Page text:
Digital transformation will drive a more sustainable, industrial future

Fourth Industrial Revolution (4IR) technologies and data-led operating models are the solution for industries to respond to the climate emergency and kick start the decade of action, explains Lisa Wee, VP of Sustainability at AVEVA.

Digital transformation will drive a more sustainable, industrial future

Achieving net-zero emissions by 2050 remains feasible, costing less than 1% of GDP.

Positive talk is being replaced by positive action.

Industry leaders committed their companies to delivering a sustainable future in the year of COP and 2022 will be the most crucial year of delivery with a new industrial generation. Information management and industrial software will empower industries to deliver essential goods and services, safer and more sustainably than ever before.

Across the world, industries are using data, cloud and AI to engineer faster, optimise operations and accelerate profitability.

The UN declared the 2020s as the decade of climate action. Without immediate effort at scale, the goal of the Paris Agreement to limit global heating to 1.5°C wouldn’t be met. Now that COP26 has been and gone, the private sector has a role to play and can drive the necessary change.

During the covid pandemic, greenhouse gas emissions (GHGs) in the UK dropped nearly 11% in 2020, the largest reduction in annual emissions since World War II. Globally, that figure is about 6.4% or 2.3 billion tons – or, looked at another way, approximately double Japan’s yearly emissions. These numbers are stark, but they are not sustainable while living non-covid lives. However, people had more time to think about how we treat the planet, and more importantly how they can change their behaviour in order to preserve it.

The good news is the software exists to reach net-zero – and it is affordable and accessible.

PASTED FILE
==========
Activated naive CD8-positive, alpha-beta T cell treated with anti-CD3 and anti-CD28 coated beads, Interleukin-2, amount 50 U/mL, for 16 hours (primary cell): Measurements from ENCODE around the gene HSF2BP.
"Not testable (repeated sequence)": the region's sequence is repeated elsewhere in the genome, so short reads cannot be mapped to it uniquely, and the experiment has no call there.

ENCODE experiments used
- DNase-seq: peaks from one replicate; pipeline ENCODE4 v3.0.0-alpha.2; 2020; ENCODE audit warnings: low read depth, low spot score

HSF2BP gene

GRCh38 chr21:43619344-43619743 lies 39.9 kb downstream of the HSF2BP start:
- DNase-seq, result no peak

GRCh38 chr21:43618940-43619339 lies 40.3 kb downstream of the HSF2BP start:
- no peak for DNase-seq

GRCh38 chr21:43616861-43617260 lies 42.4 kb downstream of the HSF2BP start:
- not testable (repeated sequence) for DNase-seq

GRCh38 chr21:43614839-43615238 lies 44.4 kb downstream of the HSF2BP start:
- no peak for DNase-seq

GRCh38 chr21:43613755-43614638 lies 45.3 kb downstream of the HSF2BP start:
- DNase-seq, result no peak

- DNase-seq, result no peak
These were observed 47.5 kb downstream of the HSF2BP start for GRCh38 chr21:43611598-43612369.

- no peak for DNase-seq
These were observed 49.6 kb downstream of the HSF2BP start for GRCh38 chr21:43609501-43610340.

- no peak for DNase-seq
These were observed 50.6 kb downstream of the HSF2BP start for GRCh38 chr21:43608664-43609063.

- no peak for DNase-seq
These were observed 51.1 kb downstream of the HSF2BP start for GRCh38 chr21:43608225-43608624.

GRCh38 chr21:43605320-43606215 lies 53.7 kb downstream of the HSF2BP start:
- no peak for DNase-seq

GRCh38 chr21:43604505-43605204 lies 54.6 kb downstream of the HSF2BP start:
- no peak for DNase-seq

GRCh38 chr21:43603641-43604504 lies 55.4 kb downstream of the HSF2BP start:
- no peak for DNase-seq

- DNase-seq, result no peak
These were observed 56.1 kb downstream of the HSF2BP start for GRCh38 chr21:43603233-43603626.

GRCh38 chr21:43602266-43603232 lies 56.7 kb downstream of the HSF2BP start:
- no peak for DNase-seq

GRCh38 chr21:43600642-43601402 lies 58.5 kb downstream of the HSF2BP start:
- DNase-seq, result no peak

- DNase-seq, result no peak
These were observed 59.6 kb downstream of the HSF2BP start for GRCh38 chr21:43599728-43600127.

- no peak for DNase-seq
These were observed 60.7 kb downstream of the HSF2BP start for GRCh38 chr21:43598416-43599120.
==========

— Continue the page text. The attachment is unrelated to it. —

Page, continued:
The World Economic Forum projected that Fourth Industrial Revolution (4IR) technologies such as artificial intelligence (AI), machine learning, cloud computing, biotechnology and the industrial internet of things (IIoT) can help achieve 70% of the United Nations’ Sustainable Development Goals over the next decade. For many businesses, it will be about embracing technology and fully benefitting from digitalisation.

Digitalisation enables businesses to embed sustainability metrics into their industrial systems and optimise production outcomes to produce the greenest scenario at the lowest cost. High-fidelity industrial data can be captured using IIoT, while operational processes can be run off the cloud to enable remote collaboration. Overlaying AI models across these digital representations of the enterprise can then help determine where sustainability adjustments can yield the greatest impact.

We can see digital transformation in action. Consumer goods and industrial chemicals leader Henkel realised supply chain resource efficiency, slashed filling line waste and reduced energy consumption by up to 16% in 2020 by introducing manufacturing execution systems, digital solutions that help track activities along the value chain from raw materials to finished goods. Henkel has used digital analytics to unlock annual energy cost savings worth an incremental €8 million in 2020, or more than €37m in aggregate terms since onboarding the solution. Energy consumption, measured in kilowatt-hours (kWh/t) was reduced by 16% in 2020 against a business-as-usual operation.

Companies should not be afraid to be bold when it comes to implementing their sustainability goals. Commitments should drive inspiration and innovation within their organisations, and crucially should involve their supply chain too. Larger companies have a duty to support suppliers to reduce their impact on the environment and collaboration is key. Aligning Scope 3 emissions and sharing best practices will achieve the common goal of reducing our CO2 footprints.

With the private sector accounting for 75% of global GDP, businesses have a responsibility to work alongside governments and policymakers in shaping this sustainable future. As well as being more sustainable, an enterprise supported by a digital data backbone is more agile, innovative, and resilient.

There is a huge opportunity for us to transform. The climate emergency has accelerated, and the planet has witnessed unprecedented disruption. Now sustainability is front of mind for global growth and innovation. Proactively embedding data intelligence and predicative analytics the entire way through the value chain will help us meet the challenges ahead and bring about a new decade of sustainability. Welcome to the age of performance.

Lisa Wee is VP of Sustainability at AVEVA

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